KYUNG LAH, CNN SENIOR NATIONAL CORRESPONDENT: Very briefly, you can take a look at this room. This room is completely packed. They're out here in force. To quote the senator, she's saying she's trying to jam in two weeks of campaigning in just two days. She's starting here in Bettendorf. She's then going to will fly all the way to the western portion of the state and then hit events in the center of the state. She's trying to make these large events, try to talk to as many voters as possible, and then targeting exactly which city she's going to in order to juice the turnout she needs in order to be viable in this state.

When you talk to her about what the plan is at this point, staffers say that they're trying to take it one day at a time. And yes, it's chaotic, and yes, it's hectic. But take a look what happened this last Tuesday. She was in Washington, there was a break in the impeachment, she flew from Washington to Council Bluffs with just four hours notice, jammed an even, and went all the way back to D.C. so that is the mood of this campaign. And when I asked, Poppy, if the senator is hired, her staffers say it is really go time. They understand that they have to push, and these last 48 hours, you can certainly tell the clock is ticking here.

SCIUTTO: So Jeff, it was interesting to note that in a fundraising email, Joe Biden's campaign is arguing that even a small delegate differential between candidates coming out of Iowa and New Hampshire could benefit him over time. I wonder as I read that, is this the Biden campaign pre-spinning the possibility of -- if not a poor showing in Iowa, New Hampshire, a disappointing one or not top-place finish there? ZELENY: Jim, there's no question all campaigns are lowering and

making their own expectations. Joe Biden, of course, is among that mix. He actually said a similar thing to reporters just last even in Mount Pleasant, Iowa. He was gaming this out, and said, look, if all candidates are bunched together, things aren't going to change that much. But if candidates aren't if there's a difference, of course, it will.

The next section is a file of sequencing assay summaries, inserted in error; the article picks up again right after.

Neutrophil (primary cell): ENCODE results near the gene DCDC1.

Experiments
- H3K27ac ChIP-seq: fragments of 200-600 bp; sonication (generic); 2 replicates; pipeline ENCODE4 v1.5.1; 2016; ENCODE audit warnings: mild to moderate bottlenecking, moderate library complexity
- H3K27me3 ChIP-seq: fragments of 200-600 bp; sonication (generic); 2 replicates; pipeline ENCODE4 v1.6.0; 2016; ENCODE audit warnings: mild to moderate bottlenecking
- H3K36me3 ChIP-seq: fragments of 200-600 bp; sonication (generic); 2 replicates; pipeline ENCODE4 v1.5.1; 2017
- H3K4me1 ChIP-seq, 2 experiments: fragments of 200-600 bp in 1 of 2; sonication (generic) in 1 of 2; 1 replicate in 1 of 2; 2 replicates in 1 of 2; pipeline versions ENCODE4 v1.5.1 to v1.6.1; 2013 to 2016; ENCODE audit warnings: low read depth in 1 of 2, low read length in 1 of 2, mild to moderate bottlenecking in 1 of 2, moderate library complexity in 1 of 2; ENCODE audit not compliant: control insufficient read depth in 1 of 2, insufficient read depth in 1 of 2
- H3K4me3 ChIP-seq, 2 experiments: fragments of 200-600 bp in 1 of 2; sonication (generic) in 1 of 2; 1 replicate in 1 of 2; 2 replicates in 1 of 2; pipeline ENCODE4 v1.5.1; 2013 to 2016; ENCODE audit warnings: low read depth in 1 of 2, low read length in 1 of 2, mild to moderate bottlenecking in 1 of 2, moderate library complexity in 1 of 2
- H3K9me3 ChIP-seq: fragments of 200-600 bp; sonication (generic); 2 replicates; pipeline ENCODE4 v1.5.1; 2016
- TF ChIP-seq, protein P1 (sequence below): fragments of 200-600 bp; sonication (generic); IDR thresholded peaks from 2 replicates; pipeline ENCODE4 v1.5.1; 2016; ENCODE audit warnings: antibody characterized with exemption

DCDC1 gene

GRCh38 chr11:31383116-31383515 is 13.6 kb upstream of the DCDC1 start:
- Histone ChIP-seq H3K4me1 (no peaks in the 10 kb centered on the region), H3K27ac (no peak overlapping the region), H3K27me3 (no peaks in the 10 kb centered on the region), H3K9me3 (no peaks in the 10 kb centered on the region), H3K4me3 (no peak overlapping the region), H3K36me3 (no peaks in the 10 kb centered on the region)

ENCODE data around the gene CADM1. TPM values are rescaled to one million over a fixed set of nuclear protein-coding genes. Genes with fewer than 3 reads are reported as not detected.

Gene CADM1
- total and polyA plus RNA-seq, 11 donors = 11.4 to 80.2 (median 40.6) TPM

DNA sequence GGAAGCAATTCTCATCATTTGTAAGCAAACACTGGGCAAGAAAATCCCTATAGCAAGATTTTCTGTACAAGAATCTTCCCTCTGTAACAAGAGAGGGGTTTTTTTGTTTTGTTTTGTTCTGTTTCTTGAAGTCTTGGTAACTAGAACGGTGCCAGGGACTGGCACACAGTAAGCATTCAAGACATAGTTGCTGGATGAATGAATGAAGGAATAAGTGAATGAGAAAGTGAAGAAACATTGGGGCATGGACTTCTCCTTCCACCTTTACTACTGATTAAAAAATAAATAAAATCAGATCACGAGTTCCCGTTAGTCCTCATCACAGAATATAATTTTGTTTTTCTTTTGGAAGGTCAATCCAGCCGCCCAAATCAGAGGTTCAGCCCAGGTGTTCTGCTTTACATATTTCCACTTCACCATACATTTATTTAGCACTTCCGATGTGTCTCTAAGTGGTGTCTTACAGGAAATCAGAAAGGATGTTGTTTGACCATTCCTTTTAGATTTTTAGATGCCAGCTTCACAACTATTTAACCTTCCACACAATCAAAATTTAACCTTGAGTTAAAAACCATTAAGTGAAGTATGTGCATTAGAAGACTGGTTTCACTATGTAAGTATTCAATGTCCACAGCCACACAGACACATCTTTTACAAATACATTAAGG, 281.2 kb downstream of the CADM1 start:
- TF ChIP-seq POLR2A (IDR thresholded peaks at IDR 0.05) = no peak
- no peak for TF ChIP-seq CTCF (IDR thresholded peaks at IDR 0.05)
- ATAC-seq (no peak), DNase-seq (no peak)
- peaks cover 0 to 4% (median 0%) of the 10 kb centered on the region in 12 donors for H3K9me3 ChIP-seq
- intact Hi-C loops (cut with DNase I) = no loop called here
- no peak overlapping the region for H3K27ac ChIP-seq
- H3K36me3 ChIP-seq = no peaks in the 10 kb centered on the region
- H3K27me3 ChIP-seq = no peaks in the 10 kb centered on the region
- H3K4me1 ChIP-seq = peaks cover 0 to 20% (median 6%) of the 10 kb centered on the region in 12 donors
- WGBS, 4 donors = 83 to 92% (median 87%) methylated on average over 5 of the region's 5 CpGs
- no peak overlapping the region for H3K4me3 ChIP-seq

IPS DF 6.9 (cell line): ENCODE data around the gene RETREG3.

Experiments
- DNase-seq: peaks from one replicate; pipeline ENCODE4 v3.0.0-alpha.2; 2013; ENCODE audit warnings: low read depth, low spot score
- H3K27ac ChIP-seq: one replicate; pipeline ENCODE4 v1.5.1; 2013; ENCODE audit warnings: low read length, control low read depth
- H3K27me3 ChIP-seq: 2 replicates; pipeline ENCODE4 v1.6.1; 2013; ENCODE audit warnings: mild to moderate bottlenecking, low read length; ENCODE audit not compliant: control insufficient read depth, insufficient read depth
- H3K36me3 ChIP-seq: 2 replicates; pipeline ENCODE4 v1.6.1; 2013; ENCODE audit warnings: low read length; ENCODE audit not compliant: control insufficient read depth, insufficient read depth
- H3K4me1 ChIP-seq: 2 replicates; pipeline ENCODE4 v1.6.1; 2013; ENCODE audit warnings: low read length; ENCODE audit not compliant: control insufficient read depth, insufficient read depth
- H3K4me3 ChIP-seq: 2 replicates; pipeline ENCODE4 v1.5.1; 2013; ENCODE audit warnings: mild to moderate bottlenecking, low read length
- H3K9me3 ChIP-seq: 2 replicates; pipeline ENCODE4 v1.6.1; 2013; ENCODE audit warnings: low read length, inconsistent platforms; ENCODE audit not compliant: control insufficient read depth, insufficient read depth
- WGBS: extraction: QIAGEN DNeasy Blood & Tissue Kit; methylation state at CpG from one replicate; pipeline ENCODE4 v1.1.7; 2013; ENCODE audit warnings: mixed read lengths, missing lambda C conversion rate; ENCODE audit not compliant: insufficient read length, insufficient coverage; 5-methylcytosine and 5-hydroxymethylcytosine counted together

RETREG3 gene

The point here is, this, we know, is going to be a long delegate fight. Think of 2008, the long campaign between Hillary Clinton and Barack Obama, and 2016 between Hillary Clinton and Bernie Sanders. It is a fight for delegates. So with so many candidates in the race, this is going to go on a long time. But that's not to say that Iowa, the result on Monday night in Iowa doesn't matter. It does matter. Joe Biden knows that more than anyone else. He has invested so much time, so much money in this state, if he does not have a strong showing, that is going to raise all kinds of questions.

But others have a huge stake in this as well. I was at an Elizabeth Warren rally actually at a bar last night, a brewery here in Des Moines when she flew in just minutes after she got off the plane. She's back in the state, she's trying to put together her organization that really most Democratic officials here believe is one of the strongest in the state. And Bernie Sanders, of course, has been very strong in the final weeks of this campaign. So everyone is bunched together at the top right now. We'll see if they leave the state like that come Monday.

HARLOW: It's what makes Iowa so interesting, right. You've got such an engaged electorate, and this time around you just don't know who is going to end up on top, if you ask anyone.

Guys, speaking of Bernie Sanders, Kyung, freshman congresswoman Rashida Tlaib out stumping for Bernie Sanders, and she said something last night that got a whole lot of attention. Let's take a listen to it.

(BEGIN VIDEO CLIP)

UNIDENTIFIED FEMALE: Iowa, we have three days. I don't know if you remember last week when someone by the name of Hillary Clinton said that nobody -- we're not going to boo. We're not going to boo. We're classy here.

REP. RASHIDA TLAIB, (D-MI): No, I'll boo. Boo! You all know I can't be quiet. No, we're going to boo. That's all right. The haters will shut up on Monday when we win.

(END VIDEO CLIP)

HARLOW: Kyung, she's talking about Hillary Clinton's criticism of Bernie Sanders in that interview that was released about a week ago. She's walking it back this morning?